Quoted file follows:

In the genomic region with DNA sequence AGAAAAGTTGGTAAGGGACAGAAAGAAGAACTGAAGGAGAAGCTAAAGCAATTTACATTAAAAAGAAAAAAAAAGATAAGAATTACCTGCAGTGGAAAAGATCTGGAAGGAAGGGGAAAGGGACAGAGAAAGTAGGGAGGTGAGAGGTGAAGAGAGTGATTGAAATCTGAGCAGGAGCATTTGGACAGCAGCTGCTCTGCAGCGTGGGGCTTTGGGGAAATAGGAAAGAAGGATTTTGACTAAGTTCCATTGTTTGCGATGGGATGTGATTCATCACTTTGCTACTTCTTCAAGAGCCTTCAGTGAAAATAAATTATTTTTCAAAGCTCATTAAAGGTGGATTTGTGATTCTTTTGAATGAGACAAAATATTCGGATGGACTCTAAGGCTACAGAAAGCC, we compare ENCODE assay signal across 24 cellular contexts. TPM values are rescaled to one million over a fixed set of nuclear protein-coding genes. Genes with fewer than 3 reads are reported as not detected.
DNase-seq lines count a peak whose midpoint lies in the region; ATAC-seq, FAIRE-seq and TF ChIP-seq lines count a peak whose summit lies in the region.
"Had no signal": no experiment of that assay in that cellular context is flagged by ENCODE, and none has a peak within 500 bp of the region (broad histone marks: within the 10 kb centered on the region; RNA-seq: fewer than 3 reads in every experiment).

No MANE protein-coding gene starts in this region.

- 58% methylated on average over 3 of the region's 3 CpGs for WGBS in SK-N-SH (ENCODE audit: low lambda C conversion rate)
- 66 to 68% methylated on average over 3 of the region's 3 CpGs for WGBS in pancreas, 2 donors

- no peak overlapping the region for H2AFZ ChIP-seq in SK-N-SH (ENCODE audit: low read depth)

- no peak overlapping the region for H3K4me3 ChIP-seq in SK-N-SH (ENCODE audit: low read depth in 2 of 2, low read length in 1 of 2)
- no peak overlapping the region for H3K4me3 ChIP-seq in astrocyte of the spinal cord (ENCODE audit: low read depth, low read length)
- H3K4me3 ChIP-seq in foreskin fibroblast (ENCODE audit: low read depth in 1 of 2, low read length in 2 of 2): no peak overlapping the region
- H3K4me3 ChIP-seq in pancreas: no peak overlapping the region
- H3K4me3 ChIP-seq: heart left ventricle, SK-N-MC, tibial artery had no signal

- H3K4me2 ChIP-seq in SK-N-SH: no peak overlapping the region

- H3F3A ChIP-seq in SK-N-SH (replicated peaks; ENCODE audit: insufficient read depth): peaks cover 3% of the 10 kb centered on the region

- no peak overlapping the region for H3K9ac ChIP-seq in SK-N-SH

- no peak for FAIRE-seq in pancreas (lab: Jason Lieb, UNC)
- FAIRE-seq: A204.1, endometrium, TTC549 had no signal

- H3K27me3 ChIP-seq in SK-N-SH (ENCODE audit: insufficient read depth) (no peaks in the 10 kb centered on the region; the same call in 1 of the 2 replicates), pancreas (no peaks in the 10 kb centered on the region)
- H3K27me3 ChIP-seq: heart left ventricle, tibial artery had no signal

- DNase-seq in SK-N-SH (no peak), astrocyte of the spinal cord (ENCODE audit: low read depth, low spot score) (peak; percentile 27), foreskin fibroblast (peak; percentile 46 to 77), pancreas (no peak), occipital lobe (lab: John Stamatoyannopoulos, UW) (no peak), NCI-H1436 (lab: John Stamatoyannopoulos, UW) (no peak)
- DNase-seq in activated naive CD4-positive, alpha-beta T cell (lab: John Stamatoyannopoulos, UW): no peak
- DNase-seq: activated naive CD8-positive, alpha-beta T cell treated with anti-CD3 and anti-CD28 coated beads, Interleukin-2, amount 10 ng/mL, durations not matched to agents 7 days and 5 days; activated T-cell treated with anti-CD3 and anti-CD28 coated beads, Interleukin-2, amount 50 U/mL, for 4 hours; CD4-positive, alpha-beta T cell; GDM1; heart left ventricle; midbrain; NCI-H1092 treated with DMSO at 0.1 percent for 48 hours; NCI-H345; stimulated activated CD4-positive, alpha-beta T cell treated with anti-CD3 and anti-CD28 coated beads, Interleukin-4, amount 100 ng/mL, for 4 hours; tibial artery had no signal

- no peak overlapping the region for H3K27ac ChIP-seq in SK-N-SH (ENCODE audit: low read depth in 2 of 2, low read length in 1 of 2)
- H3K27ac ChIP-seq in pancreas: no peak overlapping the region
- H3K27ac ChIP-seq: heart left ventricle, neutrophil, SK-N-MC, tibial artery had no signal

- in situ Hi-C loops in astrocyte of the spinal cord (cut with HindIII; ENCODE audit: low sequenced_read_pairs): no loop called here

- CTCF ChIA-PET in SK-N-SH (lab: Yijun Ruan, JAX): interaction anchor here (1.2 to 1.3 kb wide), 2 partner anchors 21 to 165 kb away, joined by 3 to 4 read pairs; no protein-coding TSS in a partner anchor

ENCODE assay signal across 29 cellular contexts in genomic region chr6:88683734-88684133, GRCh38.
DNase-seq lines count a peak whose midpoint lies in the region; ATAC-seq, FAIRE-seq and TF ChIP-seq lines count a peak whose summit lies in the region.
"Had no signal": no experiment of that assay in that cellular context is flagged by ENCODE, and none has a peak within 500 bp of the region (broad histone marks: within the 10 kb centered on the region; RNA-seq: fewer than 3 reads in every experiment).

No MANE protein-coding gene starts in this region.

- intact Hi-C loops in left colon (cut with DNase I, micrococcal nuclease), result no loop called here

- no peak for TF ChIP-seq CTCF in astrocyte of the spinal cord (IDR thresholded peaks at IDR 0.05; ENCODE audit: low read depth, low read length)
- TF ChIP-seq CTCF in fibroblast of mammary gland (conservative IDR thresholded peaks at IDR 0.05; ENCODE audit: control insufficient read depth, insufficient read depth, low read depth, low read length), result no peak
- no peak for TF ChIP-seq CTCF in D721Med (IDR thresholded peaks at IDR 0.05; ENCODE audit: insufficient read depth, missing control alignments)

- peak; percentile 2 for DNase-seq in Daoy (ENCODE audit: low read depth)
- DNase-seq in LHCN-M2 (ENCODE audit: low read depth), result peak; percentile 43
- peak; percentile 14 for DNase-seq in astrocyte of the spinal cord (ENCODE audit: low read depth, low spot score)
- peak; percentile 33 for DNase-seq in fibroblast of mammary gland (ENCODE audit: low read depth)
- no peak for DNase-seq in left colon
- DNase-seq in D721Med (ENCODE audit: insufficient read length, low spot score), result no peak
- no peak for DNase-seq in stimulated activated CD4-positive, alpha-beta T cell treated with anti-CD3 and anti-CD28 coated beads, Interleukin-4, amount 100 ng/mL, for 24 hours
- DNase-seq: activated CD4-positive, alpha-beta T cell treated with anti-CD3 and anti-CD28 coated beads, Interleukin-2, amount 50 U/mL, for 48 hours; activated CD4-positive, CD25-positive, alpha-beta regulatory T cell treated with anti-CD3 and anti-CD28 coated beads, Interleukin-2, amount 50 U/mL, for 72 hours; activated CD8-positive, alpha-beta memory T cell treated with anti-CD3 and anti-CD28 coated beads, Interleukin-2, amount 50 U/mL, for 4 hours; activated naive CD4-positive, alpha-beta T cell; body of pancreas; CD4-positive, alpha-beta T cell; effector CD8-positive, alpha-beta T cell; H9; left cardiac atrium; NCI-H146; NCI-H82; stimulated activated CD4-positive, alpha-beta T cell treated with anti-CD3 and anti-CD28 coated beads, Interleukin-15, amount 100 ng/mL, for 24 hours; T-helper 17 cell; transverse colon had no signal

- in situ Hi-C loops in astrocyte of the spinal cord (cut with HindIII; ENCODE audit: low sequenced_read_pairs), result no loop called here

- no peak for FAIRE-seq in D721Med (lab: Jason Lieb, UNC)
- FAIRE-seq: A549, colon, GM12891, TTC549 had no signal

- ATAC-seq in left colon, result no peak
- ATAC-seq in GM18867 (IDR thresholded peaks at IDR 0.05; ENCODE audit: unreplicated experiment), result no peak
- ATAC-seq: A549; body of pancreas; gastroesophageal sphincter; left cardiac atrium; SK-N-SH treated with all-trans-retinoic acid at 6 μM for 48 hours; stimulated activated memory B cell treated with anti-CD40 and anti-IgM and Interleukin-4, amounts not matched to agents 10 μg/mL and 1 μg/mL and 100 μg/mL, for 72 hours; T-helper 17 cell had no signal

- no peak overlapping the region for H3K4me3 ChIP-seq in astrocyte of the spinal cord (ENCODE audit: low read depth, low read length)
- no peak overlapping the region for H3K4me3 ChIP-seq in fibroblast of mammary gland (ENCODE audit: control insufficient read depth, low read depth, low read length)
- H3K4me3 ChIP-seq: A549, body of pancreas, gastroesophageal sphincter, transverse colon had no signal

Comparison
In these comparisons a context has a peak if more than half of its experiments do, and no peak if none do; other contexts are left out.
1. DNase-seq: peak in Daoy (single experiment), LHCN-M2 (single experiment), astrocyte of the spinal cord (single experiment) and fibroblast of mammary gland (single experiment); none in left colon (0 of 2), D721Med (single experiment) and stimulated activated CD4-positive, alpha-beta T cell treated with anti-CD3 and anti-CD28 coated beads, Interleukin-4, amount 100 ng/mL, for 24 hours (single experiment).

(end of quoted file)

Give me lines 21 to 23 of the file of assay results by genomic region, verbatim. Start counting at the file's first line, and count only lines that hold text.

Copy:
- DNase-seq in activated naive CD4-positive, alpha-beta T cell (lab: John Stamatoyannopoulos, UW): no peak
- DNase-seq: activated naive CD8-positive, alpha-beta T cell treated with anti-CD3 and anti-CD28 coated beads, Interleukin-2, amount 10 ng/mL, durations not matched to agents 7 days and 5 days; activated T-cell treated with anti-CD3 and anti-CD28 coated beads, Interleukin-2, amount 50 U/mL, for 4 hours; CD4-positive, alpha-beta T cell; GDM1; heart left ventricle; midbrain; NCI-H1092 treated with DMSO at 0.1 percent for 48 hours; NCI-H345; stimulated activated CD4-positive, alpha-beta T cell treated with anti-CD3 and anti-CD28 coated beads, Interleukin-4, amount 100 ng/mL, for 4 hours; tibial artery had no signal

- no peak overlapping the region for H3K27ac ChIP-seq in SK-N-SH (ENCODE audit: low read depth in 2 of 2, low read length in 1 of 2)